Enjoying a little bronfin in the Golan Heights
By Alex Rosenblum / Special to the BJV
My wife Sabina and I landed in Eretz Israel on March 5, the vanguard of a delegation of 20 Berkshirites planning to join hundreds of North Americans in a nine-day tour of Israel sponsored by Chabad. Within hours of landing we were informed that the tour was canceled, and within a few more hours we were told by the Israeli government that it would be very good if the tourists go home and let the Israelis face the coronavirus without visitors traipsing around the country.
Talk about miracles in the Holy Land? Try communicating with El Al during a crisis in order to change your flight plans. After numerous telephone calls and ignored emails, we drove over to Ben Gurion International Airport to track down a live El Al representative. He told us that we had just gotten lucky - he could fix us up with two seats on a midnight flight to Newark in only five days.
We now had five days to see what has to be seen in Eretz Israel. My wife whipped out her “must see/do” list, editing it down to Yad Vashem, the Tel Aviv Museum of Art, the Yitzkhak Rabin Museum, Herzl Cemetery, Caesarea, and the Golan Heights. At the mention of Golan Heights, I have an epiphany. I reached deep into my back pocket and pulled out a note sent to me from a friend who had attended my whisky tasting in my shul in Riverdale reminding that his daughter living in northern Israel is friendly with woman who is married to one David Zibell, co-owner and master distiller of Golan Heights Distillery in the town of Katzrin, in the heart of the Heights.
The trip to the Golan Heights immediately went to the top of my agenda. Last summer at the Berkshire Hadassah sponsored whisky tasting, I was able to procure via Scotland a bottle of Israel’s first single malt whisky from the new Milk and Honey Distillery in Tel Aviv. Now I had the opportunity to visit Golan Heights Distillery and come back to America and boast that while others scrambled to get out of Israel, I was able to visit Israel’s other whisky-making distillery. And so with my cousin Menachem (Ph.d, economist, professor, consultant to a dozen countries in Asia and Africa, former tank commander in the Golan Heights during the Yom Kippur War, and recent convert to the refineries of a good whisky) as our guide and driver we made our way through Tiberias, past Lake Kineret and into the Heights until we reached Katzrin, the home of Golan Heights Distillery.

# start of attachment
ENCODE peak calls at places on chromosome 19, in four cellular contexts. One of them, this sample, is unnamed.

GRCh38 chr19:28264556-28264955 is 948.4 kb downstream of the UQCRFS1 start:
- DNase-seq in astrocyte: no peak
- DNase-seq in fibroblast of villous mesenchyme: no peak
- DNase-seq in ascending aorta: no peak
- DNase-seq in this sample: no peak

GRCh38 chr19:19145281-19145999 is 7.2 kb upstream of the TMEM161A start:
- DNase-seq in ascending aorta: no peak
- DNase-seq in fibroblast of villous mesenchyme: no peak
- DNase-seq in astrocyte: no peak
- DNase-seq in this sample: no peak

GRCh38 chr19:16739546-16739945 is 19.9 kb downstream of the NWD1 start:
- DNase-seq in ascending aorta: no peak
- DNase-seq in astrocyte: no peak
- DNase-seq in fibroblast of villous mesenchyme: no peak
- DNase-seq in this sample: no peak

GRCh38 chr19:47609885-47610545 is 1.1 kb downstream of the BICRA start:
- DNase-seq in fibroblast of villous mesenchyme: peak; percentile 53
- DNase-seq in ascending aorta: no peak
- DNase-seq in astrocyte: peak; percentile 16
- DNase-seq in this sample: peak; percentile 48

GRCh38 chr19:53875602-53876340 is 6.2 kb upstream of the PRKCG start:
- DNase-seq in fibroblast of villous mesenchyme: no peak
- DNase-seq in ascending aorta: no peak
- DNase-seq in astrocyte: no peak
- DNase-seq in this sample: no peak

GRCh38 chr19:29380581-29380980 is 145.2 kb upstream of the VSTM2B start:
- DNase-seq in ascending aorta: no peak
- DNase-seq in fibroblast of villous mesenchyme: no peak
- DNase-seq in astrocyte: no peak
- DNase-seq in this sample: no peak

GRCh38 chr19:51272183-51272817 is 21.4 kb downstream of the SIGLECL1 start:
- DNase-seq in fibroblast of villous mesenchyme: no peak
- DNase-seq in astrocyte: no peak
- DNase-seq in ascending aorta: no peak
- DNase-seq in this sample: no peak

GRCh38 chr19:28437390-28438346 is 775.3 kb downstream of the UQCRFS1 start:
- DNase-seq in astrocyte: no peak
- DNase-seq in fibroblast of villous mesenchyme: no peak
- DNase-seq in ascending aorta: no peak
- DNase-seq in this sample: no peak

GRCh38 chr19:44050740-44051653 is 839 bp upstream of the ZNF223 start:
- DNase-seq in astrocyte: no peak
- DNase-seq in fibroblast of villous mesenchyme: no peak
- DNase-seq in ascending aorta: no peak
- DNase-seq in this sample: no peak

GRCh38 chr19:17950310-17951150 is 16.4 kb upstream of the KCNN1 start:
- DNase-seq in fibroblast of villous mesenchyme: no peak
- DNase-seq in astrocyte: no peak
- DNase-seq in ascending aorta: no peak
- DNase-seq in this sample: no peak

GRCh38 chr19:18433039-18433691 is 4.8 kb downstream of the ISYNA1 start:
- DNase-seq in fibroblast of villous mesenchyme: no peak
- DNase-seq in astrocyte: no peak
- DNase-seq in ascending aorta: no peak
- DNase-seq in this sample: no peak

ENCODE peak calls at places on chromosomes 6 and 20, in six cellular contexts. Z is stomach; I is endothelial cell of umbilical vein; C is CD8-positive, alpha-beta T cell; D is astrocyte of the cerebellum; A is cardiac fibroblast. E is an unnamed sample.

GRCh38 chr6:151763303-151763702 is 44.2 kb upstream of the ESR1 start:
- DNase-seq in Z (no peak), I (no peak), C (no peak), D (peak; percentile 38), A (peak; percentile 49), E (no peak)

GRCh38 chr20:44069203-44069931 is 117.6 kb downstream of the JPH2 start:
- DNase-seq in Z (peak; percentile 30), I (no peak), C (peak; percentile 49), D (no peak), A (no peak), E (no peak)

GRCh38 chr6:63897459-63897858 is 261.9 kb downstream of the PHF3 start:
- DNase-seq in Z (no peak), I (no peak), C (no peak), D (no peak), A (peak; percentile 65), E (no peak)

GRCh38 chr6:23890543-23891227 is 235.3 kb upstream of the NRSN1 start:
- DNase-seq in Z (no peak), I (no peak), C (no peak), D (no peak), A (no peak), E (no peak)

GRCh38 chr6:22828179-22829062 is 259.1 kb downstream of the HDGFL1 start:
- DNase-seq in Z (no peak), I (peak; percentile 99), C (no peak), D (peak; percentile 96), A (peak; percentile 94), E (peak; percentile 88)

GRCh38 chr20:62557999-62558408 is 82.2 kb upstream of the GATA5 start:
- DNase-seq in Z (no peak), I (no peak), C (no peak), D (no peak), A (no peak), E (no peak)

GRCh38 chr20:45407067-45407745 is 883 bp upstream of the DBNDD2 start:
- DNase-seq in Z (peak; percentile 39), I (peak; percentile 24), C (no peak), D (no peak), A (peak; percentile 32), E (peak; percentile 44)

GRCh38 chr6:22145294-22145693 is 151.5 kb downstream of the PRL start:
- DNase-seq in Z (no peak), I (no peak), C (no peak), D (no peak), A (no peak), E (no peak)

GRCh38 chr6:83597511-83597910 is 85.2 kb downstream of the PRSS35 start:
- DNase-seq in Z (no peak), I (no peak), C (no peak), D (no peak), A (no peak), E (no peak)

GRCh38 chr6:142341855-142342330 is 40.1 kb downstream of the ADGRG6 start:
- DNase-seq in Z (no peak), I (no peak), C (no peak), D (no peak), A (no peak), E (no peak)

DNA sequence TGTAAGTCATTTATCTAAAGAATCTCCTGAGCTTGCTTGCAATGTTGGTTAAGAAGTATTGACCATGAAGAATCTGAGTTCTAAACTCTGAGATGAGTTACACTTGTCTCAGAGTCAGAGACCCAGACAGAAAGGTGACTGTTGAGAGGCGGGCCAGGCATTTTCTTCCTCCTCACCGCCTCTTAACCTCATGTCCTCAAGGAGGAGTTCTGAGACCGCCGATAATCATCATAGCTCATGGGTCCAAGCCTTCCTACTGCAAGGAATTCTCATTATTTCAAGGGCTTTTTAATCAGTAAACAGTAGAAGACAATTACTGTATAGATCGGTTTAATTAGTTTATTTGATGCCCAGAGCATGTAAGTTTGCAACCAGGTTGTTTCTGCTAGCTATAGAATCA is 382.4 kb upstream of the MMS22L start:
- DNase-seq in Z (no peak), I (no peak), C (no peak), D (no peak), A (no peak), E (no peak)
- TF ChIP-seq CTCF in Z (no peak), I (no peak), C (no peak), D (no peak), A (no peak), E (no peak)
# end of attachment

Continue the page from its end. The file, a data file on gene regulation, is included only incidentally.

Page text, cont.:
We were greeted by both Mr. and Mrs. Zibell and given a tour. David explained how he arrived at making whisky in Israel via France and Canada, where he grew up. We walked through the warehouse with its numerous casks of neatly labeled casks. David informed us that the distillery had only recently begun to sell grain whisky within the last few years and he was in the very early stages of finishing off his first single malt whiskies, the kind we scotch snobs so covet. We then walked over to a cask of aging single malt and David extracted several drams of whisky through the bung hole. Then we moved into the tasting room where we enjoyed the grain whisky, but especially and surprisingly savored the very young single malt.
For a dose of reality and to remind us what living in Israel was like, before returning to central Israel we stopped at the nearby Shalom Ridge, formerly occupied by the Syrians until 1967. We could throw rocks at the Israeli kibbutz which lay straight down below our feet. Syria was about 200 yards to the north, and Lebanon about 400 yards to the northwest. Yet where we stood, our Israeli cousins were working, learning, growing, (and making whisky) and living fruitful rich lives.
Photo: Alex Rosenblum (in red shirt) enjoying a bit of bronfin at the Golan Heights Distillery with David Zibell, co-owner and master distiller (in black shirt)